Bipartisan bill requires the EPA to review new and existing chemicals and regulate them based on the impact they would have on those most at risk, ensures chemical companies cannot hide information about their products from the public, and requires chemical companies to contribute to the cost of regulation
Klobuchar has been a leader in consumer protection, and has fought for setting tough limits for diesel and formaldehyde emissions, the installation of smart phone ‘kill switches’, and limiting the amount of lead used in toys
WASHINGTON, DC – U.S. Senator Amy Klobuchar backed bipartisan legislation to protect families from dangerous chemicals. The legislation requires the Environmental Protection Agency (EPA) to review new and existing chemicals and regulate them based on the impact they would have on those most at risk, ensures chemical companies cannot hide information about their products from the public, and requires chemical companies to contribute to the cost of regulation. The legislation overhauls the Toxic Substances Control Act of 1976 (TSCA). In the 39 years since TSCA was enacted, the EPA has been able to restrict just five chemicals, and it has prevented only four chemicals from going to market - out of the more than 23,000 new chemicals manufactured since 1976. The bill must now be reconciled with the U.S. House of Representatives-passed legislation.
“This is a critical bipartisan step forward in protecting our families from the dangers of toxic chemicals,” said Klobuchar. “In this complex economy, people need strong advocates who will fight to ensure the safety and integrity of the goods, products, and services they buy, and I will remain vigilant in my work to protect American families.”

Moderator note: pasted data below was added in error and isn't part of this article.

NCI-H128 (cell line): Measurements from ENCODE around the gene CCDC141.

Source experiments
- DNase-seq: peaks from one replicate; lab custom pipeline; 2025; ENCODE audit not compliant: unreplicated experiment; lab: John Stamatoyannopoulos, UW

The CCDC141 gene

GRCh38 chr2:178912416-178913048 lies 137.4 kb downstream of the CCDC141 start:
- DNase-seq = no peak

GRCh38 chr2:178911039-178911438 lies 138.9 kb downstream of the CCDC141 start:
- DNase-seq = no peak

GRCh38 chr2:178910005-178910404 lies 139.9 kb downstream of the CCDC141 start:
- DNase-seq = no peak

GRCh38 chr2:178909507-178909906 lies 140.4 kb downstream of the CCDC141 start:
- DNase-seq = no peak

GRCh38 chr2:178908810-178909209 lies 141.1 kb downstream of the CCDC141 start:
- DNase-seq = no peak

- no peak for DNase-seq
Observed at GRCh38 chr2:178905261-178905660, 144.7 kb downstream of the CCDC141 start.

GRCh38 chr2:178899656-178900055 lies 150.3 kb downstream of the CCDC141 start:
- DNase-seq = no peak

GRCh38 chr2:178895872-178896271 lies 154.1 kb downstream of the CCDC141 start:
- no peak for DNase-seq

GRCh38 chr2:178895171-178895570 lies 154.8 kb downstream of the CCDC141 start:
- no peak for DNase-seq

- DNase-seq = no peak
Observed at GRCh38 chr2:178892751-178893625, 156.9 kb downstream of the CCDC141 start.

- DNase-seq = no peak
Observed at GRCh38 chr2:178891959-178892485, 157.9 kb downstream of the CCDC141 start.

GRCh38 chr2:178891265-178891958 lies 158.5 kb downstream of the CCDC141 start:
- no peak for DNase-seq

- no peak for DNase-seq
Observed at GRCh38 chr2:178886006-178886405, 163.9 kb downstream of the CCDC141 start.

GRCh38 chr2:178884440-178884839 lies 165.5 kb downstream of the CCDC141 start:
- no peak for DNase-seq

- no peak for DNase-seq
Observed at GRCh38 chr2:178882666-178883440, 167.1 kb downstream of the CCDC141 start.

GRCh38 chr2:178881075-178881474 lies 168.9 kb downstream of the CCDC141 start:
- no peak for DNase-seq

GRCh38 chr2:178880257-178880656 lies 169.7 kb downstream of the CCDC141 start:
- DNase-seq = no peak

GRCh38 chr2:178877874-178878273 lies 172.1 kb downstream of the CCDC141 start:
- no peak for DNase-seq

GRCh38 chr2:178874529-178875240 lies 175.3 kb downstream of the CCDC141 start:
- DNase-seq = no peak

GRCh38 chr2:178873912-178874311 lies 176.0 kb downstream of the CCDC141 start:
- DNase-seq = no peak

Klobuchar has been a leader in the U.S. Senate in protecting consumers and holding those responsible for wrongdoing accountable. Since her time as a prosecutor, she has made protecting citizens a priority, including calling for the recent prosecution of peanut company executives responsible for a salmonella outbreak that sickened 714 people in 46 states and contributed to nine deaths. Klobuchar has also advocated for consumer safety through supporting the installation of smart phone ‘kill switches,’ limiting the amount of lead used in toys, and ensuring safe pool drains. Recently, Klobuchar sent a letter to the EPA in response to the recent Volkswagen revelations to question the agency’s diesel emissions testing process; call on the agency to immediately address consumer, environmental, and public health concerns; and urge the agency to establish robust safeguards to prevent automakers from gaming the system again. Following the call to action from Klobuchar, the EPA has announced it will be bolstering its diesel emissions testing process. She has also urged the EPA to finish implementing bipartisan legislation she passed into law five years ago to protect consumers from formaldehyde in wood products.